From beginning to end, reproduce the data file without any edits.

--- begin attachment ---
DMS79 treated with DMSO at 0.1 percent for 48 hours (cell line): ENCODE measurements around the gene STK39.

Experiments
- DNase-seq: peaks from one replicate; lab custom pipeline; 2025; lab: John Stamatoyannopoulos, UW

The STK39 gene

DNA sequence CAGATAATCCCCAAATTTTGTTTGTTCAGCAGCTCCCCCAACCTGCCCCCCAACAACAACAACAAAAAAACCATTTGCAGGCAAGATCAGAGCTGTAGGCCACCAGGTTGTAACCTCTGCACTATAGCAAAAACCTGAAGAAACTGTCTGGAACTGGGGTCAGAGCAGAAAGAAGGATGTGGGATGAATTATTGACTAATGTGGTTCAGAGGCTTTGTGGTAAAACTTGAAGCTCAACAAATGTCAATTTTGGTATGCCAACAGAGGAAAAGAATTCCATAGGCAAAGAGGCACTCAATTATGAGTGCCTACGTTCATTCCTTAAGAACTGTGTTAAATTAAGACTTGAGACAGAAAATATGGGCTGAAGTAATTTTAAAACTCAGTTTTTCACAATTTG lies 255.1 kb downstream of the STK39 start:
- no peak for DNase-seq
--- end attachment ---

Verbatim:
DMS79 treated with DMSO at 0.1 percent for 48 hours (cell line): ENCODE measurements around the gene STK39.

Experiments
- DNase-seq: peaks from one replicate; lab custom pipeline; 2025; lab: John Stamatoyannopoulos, UW

The STK39 gene

DNA sequence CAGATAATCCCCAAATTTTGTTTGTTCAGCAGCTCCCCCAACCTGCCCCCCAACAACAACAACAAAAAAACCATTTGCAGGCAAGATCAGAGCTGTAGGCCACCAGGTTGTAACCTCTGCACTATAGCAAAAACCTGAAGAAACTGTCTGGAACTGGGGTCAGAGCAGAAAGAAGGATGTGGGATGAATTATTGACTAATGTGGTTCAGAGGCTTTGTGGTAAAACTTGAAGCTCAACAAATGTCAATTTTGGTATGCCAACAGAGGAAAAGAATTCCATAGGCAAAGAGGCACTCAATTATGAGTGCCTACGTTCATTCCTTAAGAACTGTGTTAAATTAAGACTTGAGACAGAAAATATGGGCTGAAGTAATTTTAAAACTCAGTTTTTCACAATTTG lies 255.1 kb downstream of the STK39 start:
- no peak for DNase-seq